Will Donald Trump Win Maryland? The Margins Will Matter In The Old Line State
Donald Trump may not be able to vote for himself in Maryland, but plenty of others will. Just one week after New York, Trump is riding high on the 60-percent take in his home state and appears poised to repeat his success, although with lesser margins. Voters in Maryland — along with Connecticut, Pennsylvania, Delaware, and Rhode Island — head to the polls in what could be make-or-break primaries for Trump. Trump will win Maryland, according to the polls, but by how much? And will he get the delegates needed to keep him on track for the nomination?
Trump has the momentum again following New York. As CNN's David Gergen laid out, you never would have guessed it just two weeks ago. Trump lost Wisconsin, attacked Ted Cruz's wife Heidi, and said that women who have illegal abortions should be criminally punished. But that narrative's over now after he won big in his home state, and the polls reflect the same thing could happen in these next contests. In Maryland, Pennsylvania, and Connecticut, he is polling in the 40s with Cruz and John Kasich taking turns for second with numbers in the 20s. So the question is not if he'll win, but by how much.
Trump has been winning, but not with a high enough margin to secure the nomination. He had been significantly under on his delegate count. New York helped make up for that, but he only has about 95 percent of his target, according to FiveThirtyEight. On Tuesday, 172 delegates are up for grabs, and Trump needs to win 97 not to fall further behind. More likely, though, is that he'll make up some ground. In Maryland, FiveThirtyEight's goal was 17 of the 38 total delegates.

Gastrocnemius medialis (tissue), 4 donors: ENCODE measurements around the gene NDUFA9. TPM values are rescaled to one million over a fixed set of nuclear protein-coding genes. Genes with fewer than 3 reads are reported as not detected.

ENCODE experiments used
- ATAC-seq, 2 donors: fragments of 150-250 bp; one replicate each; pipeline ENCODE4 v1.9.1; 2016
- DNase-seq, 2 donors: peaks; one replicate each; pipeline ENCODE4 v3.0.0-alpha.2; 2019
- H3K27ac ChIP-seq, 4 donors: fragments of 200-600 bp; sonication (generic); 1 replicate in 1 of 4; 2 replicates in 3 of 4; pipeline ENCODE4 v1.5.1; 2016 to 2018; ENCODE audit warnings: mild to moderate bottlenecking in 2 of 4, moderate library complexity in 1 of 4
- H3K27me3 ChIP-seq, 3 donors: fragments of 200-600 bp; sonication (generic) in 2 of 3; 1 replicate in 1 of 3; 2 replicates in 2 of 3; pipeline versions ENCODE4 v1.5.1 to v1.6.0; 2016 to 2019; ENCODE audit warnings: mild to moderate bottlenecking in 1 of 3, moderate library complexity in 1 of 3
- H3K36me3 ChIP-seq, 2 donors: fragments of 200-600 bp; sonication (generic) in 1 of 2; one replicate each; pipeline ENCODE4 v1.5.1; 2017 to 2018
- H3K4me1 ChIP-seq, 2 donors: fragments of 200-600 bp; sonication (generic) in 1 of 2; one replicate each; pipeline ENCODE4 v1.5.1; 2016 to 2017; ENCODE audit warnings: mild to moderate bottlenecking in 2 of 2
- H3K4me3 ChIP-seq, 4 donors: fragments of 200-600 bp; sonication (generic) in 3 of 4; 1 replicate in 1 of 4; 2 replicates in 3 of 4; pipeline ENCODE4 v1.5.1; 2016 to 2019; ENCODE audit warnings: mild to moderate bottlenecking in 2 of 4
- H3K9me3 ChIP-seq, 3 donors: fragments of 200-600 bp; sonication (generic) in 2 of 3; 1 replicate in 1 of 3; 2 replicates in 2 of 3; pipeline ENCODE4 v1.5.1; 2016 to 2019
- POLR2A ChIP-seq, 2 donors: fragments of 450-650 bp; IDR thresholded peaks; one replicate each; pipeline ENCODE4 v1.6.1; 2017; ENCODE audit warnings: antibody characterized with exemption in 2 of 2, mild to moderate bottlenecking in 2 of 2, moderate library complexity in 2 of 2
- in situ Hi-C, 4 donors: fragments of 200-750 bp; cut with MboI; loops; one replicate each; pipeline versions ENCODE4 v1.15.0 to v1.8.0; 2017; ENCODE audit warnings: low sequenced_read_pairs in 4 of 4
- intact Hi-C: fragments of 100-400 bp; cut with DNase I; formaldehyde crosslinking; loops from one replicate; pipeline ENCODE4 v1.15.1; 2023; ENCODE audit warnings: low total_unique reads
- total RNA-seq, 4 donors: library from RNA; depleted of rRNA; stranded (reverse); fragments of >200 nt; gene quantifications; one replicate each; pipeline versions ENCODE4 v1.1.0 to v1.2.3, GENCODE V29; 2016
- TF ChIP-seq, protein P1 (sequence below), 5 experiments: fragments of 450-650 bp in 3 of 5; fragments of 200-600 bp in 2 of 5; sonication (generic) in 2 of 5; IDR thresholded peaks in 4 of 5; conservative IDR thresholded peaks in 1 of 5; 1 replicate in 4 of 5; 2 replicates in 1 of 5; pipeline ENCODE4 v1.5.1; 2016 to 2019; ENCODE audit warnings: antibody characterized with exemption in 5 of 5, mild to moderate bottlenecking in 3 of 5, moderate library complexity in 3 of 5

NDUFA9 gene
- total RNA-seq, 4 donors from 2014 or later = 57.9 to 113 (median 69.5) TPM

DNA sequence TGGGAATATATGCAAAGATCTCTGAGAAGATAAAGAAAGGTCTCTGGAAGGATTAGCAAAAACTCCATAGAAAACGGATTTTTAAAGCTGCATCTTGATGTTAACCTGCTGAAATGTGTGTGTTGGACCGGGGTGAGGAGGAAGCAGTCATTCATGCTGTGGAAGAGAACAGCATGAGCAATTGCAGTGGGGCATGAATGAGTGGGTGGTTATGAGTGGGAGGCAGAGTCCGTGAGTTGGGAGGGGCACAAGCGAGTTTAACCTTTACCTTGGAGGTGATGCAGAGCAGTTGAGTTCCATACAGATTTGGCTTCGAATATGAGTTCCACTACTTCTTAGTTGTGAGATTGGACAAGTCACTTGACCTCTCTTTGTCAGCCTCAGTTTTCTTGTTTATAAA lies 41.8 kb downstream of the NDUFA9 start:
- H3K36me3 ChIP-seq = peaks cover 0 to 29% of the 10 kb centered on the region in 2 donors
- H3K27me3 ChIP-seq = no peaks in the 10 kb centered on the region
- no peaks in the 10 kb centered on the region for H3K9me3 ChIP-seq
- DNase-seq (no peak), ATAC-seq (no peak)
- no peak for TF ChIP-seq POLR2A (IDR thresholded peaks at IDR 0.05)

Depending on where he sees his support, Trump could potentially sweep the delegates in the state. Each of the state's eight congressional districts get three delegates. The top finisher in each district gets all three. Then there are 14 that go to the first-place finisher in the state, almost certainly Trump. If he wins just one congressional district, he'd already meet his quota, but he'll likely do far better.
Things could play out similarly in other states that vote Tuesday. Delaware and Rhode Island don't have significant polling to predict, but national trends still favor Trump. Delaware is even a winner-take-all state. Those 16 delegates could go to Trump. Connecticut allocates similarly to Maryland. Rhode Island is more proportional. Pennsylvania may be the outlier — at least as far as delegates go — and it might hurt Trump.
That's because 54 of the state's 71 delegates are directly elected. And they don't have to follow the outcome of the presidential preference poll — they'll show up at the convention unbound. So even if Trump wins the state, he can only count on 17 of the state's delegates come convention time. If a fair number don't support Trump, he could have a hard time passing the delegate threshold to clinch the nomination on the first round of voting.
These five states will have a huge impact on the delegate count. Be prepared to tally them up as the results come in Tuesday. Trump will need more than just wins, he'll need wide margins and as many delegates as possible.